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    Does the Iranian Cyber Army Really Pose an Imminent Threat to US?

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    The Pentagon is interested in speculating about the "threat" posed by Iranian, North Korean, Chinese and Russian hackers, as it helps the American military justify its defense spending, Russian cybersecurity analysts have told Sputnik, commenting on Ret. Adm. James Stavridis' call to boost US cyber forces.

    "The United States will bolster its cyber forces regardless of how strong the Iranian hackers are, it's a matter of implementing the budget," Evgeny Lifshits, a member of the Russian State Duma Committee on Information Policy, Information Technologies and Communications, told Sputnik Persian.

    The US mainstream media has long been circulating stories about cyberattacks allegedly committed by Iranian, North Korean, Chinese and Russian hackers. In his recent op-ed for Bloomberg, James Stavridis, a retired US Navy admiral and a former NATO supreme allied commander, Europe (SACEUR), called upon the government to focus on the development of cyber forces.

    "China and Russia have huge offensive cyber-capabilities," the retired admiral claimed. "Other nations, notably Iran and North Korea, also have significant offensive cyber-capability."

    According to Stavridis, the US is "being attacked from cyberspace right now, and that demands an immediate response."

    However, Lifshits believes that the admiral's alarmist stance is just part of a broader agenda.

    "One should not forget that there is this US' foreign policy game with its opponents, there is a defense budget, and there is an external enemy, on which the blame is usually pinned for [Washington's] incompetence in the field of cybersecurity. Today, Iran, North Korea and Russia are 'designated' as enemies of the United States," the cybersecurity analyst said.

    In March 2018, the United States Department of Justice announced criminal charges against nine Iranian individuals, allegedly involved in gaining unauthorized access to data of US and foreign universities, American tech companies and government entities.

    During a press conference at the Department of Justice in Washington FBI Deputy Director David Bowdich claimed that the hackers had been acting at the behest of the government of Iran. The FBI deputy director added that they were affiliated with the Mabna Institute, an Iranian company supposedly involved in malicious cyber activities. 

    According to Lifshits, Bowdich's assumptions were exaggerated: If the Iranians had stolen something really sensitive the US would have resorted to something more tangible than just "threats," he suggested.

    "The most farcical and most resonant crime attributed to Iranian hackers by the US is the hacking of the HBO channel in August 2017 and the stealing of 1.5 terabytes of data, including scenarios of non-released episodes of 'Game of Thrones'!" the analyst underscored.

    Lifshits believes that it was rather surprising that the US had blown a gasket over the theft of Games of Thrones' scripts as if it were an air raid. "So all these [US] movements with Iran are just a game, a symbolism that life itself handed [them]," he opined.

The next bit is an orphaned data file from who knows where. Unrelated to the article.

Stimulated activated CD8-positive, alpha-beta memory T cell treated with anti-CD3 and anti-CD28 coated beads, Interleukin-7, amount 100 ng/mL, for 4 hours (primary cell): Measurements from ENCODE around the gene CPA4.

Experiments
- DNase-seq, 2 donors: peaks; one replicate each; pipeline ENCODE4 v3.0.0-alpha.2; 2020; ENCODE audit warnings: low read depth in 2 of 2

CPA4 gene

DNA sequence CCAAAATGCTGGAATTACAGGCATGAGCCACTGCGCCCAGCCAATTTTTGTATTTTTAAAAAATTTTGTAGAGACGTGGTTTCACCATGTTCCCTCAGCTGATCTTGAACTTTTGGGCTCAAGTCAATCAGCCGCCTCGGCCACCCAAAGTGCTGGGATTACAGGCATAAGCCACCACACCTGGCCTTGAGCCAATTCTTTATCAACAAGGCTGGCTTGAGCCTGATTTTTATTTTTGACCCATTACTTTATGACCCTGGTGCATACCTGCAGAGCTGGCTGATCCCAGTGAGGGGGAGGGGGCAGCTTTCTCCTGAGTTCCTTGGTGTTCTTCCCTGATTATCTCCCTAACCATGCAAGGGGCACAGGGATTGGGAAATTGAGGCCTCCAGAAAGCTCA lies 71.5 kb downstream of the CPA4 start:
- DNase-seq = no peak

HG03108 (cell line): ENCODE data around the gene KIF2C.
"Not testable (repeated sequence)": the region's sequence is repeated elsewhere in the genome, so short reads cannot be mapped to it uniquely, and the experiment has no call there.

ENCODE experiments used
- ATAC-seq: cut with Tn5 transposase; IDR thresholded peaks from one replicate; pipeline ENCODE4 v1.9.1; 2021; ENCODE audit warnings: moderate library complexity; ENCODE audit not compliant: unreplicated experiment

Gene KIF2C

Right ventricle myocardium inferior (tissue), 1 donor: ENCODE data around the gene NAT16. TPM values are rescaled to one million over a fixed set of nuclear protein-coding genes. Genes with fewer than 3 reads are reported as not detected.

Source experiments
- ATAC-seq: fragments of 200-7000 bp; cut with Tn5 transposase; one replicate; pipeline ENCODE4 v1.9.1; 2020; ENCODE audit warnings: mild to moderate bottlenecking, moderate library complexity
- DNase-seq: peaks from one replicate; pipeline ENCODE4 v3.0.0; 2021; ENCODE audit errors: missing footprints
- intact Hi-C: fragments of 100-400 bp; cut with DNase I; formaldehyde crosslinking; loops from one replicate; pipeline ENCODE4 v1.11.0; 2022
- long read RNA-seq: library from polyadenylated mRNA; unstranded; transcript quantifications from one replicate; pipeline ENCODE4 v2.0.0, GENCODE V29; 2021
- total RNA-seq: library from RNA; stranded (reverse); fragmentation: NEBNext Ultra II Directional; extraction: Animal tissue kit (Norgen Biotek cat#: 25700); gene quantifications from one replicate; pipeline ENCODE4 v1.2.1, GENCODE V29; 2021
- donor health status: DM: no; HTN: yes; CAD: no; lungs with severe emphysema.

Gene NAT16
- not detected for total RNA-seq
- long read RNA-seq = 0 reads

However, all these cases play into the hands of the Pentagon as they help the US military justify its swollen budget, the analyst remarked. Besides, Washington may have apparently been preparing the ground for a preventive intrusion of Iran, Lifshits presumed. Still, he emphasized that "the Islamic Republic of Iran is not Syria or Iraq," adding that Washington was unlikely to invade it directly.

    For his part, Evgeny Yushchuk, a professor at Ural State University and expert on competitive intelligence and cybersecurity, suggested that Washington's accusations against Iran are just a PR stunt and a tool of demonization.

    "In the public field, the Iranians mostly sounded like victims of a cyber war," Yushchuk said, referring to the malicious 2010 cyberattack that disabled about 20 percent of Iran's centrifuges.

    However, according to the Russian academic, "Iran has enough money to engage cyberexperts in its fold."

    "Cyber warfare does not require huge material resources — not in terms of money, but in terms of equipment. It is not as sophisticated as the creation of an atomic bomb," he said. "Most Americans are engaged in public relations. To demonize an adversary in the field of technological information confrontation sounds right and fashionable today. I think that 90 percent of it is just a PR stunt, but I do not exclude outsourcing opportunities. They can do that. I would say that everyone who has money has an opportunity to do this, and they have money."

    In any event, it is nearly impossible to prove that it was Iranian hackers behind cyberattacks on the US, Lifshits noted, adding that the Iranians may have fallen prey to a smear campaign just like the Russians who had been accused of meddling in the 2016 US elections.

    The views and opinions expressed by the speakers do not necessarily reflect those of Sputnik.

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    Tags:
    hacker, cyber warfare, cyber security, cyber attack, NATO, HBO, Federal Bureau of Investigation (FBI), U.S. Department of Justice, James Stavridis, Donald Trump, Democratic Republic of North Korea (DPRK), Iran, China, United States, Russia
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